Amtrak, the national intercity rail network, operates its Vermonter, running daily from St. Albans, Vermont to Washington, DC through Bellows Falls and Brattleboro with one daily northbound and southbound stop.
In Vermont, towns are contiguous named places, subdivisions of counties, where there is permanent, year-round human population. They are usually formally incorporated, governing themselves in open town meetings (with very few exceptions), and their usual elected administrative body is called a selectboard. Though Brattleboro is by far the most populous town in the county, the historic "shire town" (county seat) is Newfane, and Windham County Superior Court is still located there, as are the offices of the County Sheriff and the County Clerk.
Villages are named places and sometimes formal census divisions, but may or may not be incorporated separately within a town's borders.
- Bellows Falls
- Dummerston Center
- East Dover
- East Dummerston
- East Jamaica
- Halifax Center
- Saxtons River
- South Londonderry
- South Newfane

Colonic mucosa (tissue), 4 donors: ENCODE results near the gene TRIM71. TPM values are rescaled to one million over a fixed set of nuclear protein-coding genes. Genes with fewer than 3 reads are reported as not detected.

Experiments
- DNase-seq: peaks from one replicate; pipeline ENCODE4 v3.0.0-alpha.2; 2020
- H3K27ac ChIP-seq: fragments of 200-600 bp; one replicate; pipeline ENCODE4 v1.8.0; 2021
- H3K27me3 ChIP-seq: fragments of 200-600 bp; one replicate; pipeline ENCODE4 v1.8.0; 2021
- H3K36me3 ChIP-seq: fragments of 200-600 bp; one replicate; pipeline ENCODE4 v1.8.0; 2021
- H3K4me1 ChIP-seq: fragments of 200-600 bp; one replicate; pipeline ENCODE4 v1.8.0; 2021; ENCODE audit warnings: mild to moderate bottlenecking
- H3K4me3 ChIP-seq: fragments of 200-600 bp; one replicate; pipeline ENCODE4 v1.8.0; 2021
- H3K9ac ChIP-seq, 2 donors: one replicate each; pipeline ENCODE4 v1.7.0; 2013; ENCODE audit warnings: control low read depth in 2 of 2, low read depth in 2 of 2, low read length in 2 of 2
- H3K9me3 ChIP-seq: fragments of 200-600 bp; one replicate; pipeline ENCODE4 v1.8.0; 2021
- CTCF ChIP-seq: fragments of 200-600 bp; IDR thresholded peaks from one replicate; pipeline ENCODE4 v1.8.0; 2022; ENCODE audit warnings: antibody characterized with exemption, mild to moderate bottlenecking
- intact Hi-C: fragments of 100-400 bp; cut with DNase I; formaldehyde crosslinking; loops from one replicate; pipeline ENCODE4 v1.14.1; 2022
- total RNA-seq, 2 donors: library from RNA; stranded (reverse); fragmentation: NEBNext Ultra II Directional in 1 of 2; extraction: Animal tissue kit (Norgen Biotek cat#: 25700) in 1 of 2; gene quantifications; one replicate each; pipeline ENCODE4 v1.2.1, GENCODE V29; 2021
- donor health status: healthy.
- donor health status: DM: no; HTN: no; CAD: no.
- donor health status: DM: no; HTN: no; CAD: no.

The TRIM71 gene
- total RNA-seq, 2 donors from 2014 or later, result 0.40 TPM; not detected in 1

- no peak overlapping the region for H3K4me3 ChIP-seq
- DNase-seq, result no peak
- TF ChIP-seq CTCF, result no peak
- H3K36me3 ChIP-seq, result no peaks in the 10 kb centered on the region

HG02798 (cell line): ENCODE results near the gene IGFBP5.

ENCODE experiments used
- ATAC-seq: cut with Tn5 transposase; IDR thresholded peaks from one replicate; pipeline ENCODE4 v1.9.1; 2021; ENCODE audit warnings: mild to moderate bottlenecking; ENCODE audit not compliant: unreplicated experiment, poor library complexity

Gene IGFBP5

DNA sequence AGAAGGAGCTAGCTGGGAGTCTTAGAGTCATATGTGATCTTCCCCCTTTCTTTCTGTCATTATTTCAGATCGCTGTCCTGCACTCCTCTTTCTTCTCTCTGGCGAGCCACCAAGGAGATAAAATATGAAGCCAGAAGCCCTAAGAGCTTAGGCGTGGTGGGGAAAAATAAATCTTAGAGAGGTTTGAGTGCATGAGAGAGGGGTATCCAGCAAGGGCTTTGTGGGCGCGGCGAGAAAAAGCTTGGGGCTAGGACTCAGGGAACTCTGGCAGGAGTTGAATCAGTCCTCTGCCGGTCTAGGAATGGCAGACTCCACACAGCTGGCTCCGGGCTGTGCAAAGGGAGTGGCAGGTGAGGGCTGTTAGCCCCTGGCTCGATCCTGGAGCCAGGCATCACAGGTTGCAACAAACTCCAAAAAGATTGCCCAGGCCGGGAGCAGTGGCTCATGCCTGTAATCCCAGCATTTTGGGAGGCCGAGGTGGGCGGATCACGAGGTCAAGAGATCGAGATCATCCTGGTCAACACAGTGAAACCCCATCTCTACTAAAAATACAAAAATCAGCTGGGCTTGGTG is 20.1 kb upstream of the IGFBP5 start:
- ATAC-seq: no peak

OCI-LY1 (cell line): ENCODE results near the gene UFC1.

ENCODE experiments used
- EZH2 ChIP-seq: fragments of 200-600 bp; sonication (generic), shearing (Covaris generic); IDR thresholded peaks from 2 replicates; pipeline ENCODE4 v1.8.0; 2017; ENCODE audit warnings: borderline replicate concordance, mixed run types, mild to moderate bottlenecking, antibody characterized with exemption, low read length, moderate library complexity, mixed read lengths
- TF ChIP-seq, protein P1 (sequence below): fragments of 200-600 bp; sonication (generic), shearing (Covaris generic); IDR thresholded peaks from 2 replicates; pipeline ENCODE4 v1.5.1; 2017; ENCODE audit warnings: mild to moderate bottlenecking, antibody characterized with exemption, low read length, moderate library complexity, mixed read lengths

- South Wardsboro
- South Windham
- Wardsboro Center
- West Dover
- West Dummerston
- West Halifax
- West Townshend
- West Wardsboro
- Westminster Station
- Westminster West
- List of counties in Vermont
- List of towns in Vermont
- National Register of Historic Places listings in Windham County, Vermont
- Historical Society of Windham County
- "State & County QuickFacts". United States Census Bureau. Retrieved December 30, 2013.
- "Find a County". National Association of Counties. Retrieved 2011-06-07.
-  Archived February 19, 2012, at the Wayback Machine.
- Slade, 70-73; Van Zandt, 64; Williamson, C., 82-84, map facing 95, 100-102, 112-113.
- Vermont State Papers, 12:43-44.
- Vermont State Papers, 3:13.
- Vermont State Papers, 12:43-44
- Vermont State Papers, 13:5-6
- "Vermont: Individual County Chronologies". Vermont Atlas of Historical County Boundaries. The Newberry Library. 2008. Retrieved June 30, 2015.